Thursday 21 September 2017

Dermot Bolger: The 2016 party included all who wished to be invited (unlike the 1966 events)

Participants in the RTÉ Reflecting the Rising event take a break on the merry-go-round in Smithfield on Easter Monday. The 1916 commemorations in Dublin last weekend had a sense of democratic inclusion, and celebrated forgotten figures – from revolutionary women to the children who were killed in the Rising. Photo: Maxwells
Participants in the RTÉ Reflecting the Rising event take a break on the merry-go-round in Smithfield on Easter Monday. The 1916 commemorations in Dublin last weekend had a sense of democratic inclusion, and celebrated forgotten figures – from revolutionary women to the children who were killed in the Rising. Photo: Maxwells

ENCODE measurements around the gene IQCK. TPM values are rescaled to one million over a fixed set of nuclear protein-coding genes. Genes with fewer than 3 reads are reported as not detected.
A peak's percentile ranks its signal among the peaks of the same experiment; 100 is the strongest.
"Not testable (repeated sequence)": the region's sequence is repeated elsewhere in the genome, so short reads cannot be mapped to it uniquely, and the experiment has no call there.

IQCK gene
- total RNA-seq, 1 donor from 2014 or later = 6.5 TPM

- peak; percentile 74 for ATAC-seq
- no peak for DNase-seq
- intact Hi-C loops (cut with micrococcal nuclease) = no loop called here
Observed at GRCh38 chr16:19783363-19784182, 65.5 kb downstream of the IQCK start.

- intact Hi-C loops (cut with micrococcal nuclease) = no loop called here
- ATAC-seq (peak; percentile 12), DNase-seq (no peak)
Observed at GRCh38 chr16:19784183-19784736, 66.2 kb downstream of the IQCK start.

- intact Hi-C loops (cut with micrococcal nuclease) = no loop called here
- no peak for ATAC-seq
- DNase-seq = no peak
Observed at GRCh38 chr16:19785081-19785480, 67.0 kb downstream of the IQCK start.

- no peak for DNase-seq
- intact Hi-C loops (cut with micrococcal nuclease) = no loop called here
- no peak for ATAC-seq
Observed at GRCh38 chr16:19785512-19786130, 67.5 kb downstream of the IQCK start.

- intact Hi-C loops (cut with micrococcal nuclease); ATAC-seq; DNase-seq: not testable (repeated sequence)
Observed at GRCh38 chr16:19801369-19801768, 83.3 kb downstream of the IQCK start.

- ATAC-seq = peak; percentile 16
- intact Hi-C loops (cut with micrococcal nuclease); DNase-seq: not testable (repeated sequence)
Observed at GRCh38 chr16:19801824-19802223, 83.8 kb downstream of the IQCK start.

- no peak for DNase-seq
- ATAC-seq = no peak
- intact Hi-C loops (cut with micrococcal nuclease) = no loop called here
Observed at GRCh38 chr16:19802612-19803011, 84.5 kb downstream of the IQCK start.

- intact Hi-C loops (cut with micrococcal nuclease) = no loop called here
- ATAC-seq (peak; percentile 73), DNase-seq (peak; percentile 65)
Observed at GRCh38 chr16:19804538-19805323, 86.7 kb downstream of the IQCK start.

Dermot Bolger

Because this is an Irish revolutionary event, there is, naturally enough, a split about what date the anniversary should properly be marked on. But the 1916 commemoration events that occurred last weekend have proven such a resounding success that I wonder how far back did the government planning start.

In relation to the military parade, most people would date this to the 90th anniversary in 2006, when a dress rehearsal was mounted. But I now suspect that the planning goes back to 2000 and may explain one of the Millennium's most shadowy events. This is the People's Millennium Forest, where Coillte planted a sapling in the name of each household in the State.

The locations were always mysterious as people struggled to locate where their individual tree was planted. But its ecological intent is now obvious. All these new trees were presumably intended to compensate for the equally large number of trees cut down to provide paper to print the feast of books published over the past six months exploring every ramification and personality involved in the Rising.

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